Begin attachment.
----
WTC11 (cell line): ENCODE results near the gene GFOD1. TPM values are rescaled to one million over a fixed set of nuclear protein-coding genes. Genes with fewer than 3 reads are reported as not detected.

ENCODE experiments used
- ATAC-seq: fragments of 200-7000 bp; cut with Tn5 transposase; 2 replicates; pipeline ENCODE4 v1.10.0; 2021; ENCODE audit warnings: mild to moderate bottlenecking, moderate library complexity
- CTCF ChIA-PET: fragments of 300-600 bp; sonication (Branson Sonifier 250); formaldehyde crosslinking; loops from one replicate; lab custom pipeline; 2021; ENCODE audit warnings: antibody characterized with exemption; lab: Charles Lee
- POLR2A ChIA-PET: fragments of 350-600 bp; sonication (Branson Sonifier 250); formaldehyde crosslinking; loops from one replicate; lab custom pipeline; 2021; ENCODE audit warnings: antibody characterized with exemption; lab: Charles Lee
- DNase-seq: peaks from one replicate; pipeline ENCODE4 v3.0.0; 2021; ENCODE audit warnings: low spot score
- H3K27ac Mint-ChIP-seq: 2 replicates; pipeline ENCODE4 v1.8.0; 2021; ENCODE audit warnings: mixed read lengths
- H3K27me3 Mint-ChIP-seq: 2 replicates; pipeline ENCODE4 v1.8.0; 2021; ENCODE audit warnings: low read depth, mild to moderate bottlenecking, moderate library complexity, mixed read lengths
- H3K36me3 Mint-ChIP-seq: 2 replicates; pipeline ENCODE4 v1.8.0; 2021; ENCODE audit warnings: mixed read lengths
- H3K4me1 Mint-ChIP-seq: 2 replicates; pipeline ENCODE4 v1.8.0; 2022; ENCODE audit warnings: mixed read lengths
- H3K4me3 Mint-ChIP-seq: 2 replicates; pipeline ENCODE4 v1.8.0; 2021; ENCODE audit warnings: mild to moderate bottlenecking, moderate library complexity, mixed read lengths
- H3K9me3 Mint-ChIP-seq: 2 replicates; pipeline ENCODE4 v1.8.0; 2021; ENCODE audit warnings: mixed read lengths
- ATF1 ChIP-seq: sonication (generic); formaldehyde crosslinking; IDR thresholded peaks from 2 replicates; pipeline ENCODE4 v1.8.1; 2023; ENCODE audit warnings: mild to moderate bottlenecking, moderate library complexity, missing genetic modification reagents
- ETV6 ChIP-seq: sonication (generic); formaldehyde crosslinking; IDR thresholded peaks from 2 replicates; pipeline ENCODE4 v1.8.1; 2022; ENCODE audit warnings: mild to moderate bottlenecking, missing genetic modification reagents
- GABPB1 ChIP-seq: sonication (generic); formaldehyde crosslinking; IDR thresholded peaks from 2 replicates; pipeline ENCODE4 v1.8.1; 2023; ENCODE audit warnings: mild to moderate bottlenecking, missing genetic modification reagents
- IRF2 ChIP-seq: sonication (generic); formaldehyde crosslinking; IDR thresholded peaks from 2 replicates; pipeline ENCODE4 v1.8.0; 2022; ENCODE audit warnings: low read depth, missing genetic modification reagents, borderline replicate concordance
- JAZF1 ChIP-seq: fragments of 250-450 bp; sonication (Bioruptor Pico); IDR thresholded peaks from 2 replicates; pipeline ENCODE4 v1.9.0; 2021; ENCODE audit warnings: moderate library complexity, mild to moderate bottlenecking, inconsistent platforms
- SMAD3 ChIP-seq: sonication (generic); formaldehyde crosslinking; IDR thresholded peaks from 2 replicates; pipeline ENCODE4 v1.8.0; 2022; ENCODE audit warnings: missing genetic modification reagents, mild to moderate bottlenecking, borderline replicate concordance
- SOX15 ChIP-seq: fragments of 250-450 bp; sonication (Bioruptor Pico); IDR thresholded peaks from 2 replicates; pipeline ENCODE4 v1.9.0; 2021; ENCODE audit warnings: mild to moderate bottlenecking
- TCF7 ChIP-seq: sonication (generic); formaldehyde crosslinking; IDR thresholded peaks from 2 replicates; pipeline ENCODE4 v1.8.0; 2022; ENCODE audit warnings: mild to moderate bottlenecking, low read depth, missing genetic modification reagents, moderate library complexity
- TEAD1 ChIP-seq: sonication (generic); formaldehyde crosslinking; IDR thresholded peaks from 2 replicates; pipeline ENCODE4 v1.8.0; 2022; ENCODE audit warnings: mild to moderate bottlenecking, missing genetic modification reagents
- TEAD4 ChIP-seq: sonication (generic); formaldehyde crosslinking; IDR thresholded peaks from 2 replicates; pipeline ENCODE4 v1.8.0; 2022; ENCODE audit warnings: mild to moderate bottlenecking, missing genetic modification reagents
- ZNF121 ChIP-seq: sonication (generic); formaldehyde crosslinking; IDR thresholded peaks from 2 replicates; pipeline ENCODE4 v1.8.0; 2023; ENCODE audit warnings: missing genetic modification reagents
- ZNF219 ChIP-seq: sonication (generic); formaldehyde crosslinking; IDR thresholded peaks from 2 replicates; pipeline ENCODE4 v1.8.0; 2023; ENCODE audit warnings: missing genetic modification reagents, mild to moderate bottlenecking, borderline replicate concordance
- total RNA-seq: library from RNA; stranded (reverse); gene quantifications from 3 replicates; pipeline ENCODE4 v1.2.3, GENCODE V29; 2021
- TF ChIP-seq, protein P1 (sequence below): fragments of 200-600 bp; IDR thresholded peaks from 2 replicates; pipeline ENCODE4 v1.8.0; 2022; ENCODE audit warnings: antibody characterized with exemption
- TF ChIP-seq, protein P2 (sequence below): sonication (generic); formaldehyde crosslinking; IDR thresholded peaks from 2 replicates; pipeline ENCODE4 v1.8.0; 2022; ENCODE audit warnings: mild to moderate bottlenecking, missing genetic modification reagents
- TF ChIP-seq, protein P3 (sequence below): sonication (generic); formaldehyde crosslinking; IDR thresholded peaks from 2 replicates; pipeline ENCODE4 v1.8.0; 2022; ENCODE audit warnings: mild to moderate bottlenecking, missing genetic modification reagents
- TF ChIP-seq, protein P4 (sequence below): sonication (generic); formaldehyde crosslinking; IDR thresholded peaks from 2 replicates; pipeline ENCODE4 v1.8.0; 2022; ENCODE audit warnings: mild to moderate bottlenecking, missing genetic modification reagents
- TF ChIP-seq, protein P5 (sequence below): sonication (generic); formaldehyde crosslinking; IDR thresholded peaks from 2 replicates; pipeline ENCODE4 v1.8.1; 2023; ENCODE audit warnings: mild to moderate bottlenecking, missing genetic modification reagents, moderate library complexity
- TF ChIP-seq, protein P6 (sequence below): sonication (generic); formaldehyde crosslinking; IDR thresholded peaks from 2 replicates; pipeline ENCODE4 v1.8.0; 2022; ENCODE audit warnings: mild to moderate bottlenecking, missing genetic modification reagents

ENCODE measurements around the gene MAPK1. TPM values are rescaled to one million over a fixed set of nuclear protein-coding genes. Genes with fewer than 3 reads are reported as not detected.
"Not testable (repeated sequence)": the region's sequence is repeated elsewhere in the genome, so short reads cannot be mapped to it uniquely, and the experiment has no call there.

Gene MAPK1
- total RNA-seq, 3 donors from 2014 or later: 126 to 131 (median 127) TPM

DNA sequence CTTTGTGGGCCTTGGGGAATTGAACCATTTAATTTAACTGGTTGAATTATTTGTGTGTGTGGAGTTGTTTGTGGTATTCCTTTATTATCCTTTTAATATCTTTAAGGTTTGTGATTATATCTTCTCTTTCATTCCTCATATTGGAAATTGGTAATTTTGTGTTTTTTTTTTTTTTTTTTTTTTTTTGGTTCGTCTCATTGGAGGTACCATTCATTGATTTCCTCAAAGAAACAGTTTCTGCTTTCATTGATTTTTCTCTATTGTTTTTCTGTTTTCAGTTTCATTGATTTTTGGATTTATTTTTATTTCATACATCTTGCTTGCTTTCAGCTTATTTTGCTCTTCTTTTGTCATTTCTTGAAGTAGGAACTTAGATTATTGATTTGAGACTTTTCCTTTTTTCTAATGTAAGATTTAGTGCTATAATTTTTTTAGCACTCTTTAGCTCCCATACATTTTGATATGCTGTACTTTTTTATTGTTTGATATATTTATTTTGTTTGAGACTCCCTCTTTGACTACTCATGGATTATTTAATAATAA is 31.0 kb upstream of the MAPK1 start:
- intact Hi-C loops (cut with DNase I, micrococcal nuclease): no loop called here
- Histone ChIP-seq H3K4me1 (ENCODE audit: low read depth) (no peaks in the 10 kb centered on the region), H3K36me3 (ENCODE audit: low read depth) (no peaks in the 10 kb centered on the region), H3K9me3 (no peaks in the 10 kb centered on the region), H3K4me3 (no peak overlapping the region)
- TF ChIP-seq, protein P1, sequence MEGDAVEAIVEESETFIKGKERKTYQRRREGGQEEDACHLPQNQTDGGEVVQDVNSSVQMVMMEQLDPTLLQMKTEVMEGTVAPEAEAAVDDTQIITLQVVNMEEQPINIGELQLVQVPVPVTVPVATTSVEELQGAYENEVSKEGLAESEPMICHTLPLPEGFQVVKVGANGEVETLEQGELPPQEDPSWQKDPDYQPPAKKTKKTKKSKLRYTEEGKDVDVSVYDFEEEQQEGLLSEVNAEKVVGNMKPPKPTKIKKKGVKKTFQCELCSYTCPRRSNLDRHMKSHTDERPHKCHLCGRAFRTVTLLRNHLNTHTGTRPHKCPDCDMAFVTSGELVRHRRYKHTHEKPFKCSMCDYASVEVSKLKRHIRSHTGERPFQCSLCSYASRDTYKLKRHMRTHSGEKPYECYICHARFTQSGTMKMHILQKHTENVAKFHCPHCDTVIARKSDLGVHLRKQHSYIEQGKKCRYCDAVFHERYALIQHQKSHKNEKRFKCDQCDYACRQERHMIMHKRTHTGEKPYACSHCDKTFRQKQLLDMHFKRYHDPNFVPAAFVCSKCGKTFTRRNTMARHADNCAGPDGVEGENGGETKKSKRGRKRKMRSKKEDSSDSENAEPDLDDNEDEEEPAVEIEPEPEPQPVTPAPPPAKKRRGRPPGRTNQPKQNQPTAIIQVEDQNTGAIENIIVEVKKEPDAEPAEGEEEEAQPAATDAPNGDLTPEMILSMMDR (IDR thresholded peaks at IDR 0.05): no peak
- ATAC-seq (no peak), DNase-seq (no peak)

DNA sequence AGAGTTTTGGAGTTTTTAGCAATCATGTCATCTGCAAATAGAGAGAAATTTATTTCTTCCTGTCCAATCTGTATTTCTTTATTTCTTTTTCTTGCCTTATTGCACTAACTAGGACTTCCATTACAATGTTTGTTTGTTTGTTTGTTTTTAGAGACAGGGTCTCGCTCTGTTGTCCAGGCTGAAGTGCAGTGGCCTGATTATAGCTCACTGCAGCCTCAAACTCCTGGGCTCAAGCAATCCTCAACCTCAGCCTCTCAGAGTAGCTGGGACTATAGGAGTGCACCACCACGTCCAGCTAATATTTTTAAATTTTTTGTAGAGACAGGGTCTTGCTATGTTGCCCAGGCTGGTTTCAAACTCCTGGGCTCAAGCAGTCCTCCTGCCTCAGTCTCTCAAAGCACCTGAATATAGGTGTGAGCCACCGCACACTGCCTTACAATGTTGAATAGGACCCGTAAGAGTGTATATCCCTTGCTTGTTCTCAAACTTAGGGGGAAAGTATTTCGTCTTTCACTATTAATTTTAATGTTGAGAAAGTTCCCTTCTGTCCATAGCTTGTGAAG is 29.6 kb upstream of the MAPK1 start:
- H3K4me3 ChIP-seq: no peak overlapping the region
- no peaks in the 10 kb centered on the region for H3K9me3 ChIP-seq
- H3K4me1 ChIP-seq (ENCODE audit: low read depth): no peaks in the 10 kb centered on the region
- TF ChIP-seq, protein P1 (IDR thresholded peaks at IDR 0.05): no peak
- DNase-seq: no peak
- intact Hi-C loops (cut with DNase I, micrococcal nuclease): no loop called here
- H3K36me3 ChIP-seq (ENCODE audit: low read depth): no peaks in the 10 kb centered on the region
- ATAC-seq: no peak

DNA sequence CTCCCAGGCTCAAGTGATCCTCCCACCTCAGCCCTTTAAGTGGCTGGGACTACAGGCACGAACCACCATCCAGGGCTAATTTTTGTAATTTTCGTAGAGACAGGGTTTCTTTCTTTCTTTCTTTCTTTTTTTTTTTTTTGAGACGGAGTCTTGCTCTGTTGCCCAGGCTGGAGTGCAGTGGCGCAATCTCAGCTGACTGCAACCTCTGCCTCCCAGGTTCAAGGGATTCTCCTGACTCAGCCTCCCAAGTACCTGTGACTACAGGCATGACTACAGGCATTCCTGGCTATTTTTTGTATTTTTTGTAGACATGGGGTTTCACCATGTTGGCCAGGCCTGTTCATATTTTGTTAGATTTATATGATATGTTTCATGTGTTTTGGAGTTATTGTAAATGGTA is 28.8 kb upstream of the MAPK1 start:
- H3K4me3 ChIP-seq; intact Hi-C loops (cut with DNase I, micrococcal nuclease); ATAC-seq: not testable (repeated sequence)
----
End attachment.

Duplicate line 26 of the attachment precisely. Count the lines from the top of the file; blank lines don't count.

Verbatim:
- TF ChIP-seq, protein P1 (sequence below): fragments of 200-600 bp; IDR thresholded peaks from 2 replicates; pipeline ENCODE4 v1.8.0; 2022; ENCODE audit warnings: antibody characterized with exemption